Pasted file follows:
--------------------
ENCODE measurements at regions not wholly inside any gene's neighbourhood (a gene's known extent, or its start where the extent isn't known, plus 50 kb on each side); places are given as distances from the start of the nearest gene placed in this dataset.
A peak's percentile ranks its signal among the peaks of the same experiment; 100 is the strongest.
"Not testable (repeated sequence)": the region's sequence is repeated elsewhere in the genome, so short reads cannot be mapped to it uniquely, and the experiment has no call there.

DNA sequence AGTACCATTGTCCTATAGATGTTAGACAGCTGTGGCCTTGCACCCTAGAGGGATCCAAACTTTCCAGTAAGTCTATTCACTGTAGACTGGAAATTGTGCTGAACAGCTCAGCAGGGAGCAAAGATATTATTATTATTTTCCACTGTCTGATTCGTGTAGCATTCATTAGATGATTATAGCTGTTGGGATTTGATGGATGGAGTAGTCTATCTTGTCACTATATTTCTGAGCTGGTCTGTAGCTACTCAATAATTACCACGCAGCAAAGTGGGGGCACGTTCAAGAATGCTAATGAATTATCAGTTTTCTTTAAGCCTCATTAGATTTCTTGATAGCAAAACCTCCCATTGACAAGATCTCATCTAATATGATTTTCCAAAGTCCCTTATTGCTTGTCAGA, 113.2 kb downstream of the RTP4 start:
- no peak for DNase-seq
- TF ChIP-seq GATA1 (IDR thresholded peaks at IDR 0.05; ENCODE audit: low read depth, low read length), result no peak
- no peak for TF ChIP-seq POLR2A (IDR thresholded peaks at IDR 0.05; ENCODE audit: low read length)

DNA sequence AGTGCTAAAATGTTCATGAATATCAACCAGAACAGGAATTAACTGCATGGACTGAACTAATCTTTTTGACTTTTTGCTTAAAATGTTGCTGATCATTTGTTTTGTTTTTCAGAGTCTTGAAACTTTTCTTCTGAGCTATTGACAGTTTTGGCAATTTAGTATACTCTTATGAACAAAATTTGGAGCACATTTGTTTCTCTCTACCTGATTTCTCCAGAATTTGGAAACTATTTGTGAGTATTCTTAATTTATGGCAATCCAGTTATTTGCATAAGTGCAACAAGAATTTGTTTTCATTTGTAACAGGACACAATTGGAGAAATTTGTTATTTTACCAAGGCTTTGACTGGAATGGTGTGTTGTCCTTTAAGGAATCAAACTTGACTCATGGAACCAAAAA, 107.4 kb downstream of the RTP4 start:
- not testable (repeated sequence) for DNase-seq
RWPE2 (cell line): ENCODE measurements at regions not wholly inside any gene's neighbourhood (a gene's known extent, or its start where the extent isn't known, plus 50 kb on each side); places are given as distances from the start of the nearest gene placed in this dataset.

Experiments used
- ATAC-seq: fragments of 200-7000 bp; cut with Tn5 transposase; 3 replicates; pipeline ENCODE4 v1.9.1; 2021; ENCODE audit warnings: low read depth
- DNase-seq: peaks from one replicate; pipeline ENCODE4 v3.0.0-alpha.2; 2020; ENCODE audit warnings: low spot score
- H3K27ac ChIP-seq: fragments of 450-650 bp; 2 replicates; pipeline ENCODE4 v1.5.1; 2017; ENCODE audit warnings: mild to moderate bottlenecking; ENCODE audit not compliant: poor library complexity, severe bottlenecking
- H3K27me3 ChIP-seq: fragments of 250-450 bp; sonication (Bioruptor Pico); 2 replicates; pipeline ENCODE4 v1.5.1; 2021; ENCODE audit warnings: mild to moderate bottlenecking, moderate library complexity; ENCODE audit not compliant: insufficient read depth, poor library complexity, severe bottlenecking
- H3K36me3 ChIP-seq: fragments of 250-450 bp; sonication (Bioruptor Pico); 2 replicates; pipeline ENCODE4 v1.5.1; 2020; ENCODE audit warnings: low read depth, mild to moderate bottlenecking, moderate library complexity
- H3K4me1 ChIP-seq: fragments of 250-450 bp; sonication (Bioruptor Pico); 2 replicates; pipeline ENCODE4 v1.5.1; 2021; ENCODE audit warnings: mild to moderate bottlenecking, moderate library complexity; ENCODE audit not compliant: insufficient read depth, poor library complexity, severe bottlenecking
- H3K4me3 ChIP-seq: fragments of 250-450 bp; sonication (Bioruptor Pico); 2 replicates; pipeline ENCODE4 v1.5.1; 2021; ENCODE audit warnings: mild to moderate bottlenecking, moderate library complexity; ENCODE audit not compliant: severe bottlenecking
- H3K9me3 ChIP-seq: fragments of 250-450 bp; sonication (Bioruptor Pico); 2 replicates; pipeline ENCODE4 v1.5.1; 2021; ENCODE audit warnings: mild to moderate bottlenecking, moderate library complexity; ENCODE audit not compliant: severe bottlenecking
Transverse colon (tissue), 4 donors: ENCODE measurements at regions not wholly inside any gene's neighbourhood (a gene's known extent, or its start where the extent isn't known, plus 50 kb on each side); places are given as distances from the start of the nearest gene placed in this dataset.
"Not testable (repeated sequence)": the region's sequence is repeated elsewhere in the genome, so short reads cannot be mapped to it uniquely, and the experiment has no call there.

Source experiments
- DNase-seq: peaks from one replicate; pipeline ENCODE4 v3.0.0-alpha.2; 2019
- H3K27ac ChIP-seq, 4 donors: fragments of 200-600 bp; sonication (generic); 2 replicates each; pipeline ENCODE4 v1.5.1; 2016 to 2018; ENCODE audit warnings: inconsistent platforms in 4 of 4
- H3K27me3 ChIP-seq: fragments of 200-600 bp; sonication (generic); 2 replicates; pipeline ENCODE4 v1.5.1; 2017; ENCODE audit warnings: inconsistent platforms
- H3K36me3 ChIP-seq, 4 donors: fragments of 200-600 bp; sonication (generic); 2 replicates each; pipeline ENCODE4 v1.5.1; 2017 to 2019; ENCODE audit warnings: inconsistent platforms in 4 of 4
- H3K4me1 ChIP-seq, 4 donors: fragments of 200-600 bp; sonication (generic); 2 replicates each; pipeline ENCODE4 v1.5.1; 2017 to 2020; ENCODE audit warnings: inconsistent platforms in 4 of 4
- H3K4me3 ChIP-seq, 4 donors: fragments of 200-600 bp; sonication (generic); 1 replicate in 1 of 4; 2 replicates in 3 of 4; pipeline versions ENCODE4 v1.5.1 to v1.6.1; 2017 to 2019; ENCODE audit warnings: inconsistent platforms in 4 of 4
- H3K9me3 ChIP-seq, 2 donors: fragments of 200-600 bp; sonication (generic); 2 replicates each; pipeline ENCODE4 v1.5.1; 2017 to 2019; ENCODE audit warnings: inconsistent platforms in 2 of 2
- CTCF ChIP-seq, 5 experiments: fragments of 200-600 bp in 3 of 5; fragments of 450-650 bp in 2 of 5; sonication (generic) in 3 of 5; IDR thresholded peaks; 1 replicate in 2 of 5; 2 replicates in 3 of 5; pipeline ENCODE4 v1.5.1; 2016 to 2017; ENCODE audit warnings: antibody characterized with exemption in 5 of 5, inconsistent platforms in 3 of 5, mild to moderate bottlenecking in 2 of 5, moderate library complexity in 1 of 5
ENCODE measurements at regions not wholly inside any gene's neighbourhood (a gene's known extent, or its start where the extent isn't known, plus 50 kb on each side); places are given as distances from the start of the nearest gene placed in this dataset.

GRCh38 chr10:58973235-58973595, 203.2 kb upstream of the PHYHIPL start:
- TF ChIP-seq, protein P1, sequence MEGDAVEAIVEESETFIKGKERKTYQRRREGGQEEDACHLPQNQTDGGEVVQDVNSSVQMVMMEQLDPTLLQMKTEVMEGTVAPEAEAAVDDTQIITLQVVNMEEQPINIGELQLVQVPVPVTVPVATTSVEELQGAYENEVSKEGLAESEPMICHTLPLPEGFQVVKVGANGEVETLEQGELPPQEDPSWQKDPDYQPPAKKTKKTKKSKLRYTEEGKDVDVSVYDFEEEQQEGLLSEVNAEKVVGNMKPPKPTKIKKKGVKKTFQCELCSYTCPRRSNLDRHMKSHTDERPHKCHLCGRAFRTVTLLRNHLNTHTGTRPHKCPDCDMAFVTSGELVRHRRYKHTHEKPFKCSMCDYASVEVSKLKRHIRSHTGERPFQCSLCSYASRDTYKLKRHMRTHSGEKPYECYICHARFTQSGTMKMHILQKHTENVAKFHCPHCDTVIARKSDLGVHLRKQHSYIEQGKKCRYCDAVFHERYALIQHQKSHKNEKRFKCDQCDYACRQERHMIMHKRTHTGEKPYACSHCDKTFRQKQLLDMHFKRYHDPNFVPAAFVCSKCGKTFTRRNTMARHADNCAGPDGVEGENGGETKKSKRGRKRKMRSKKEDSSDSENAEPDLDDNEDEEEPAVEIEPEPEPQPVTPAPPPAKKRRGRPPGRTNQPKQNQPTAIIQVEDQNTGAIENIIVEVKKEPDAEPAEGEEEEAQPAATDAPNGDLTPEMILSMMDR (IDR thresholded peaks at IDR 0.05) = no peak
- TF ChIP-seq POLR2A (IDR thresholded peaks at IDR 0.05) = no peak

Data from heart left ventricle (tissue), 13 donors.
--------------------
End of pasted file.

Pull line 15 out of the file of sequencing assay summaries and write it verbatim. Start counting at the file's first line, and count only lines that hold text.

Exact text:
- H3K27me3 ChIP-seq: fragments of 250-450 bp; sonication (Bioruptor Pico); 2 replicates; pipeline ENCODE4 v1.5.1; 2021; ENCODE audit warnings: mild to moderate bottlenecking, moderate library complexity; ENCODE audit not compliant: insufficient read depth, poor library complexity, severe bottlenecking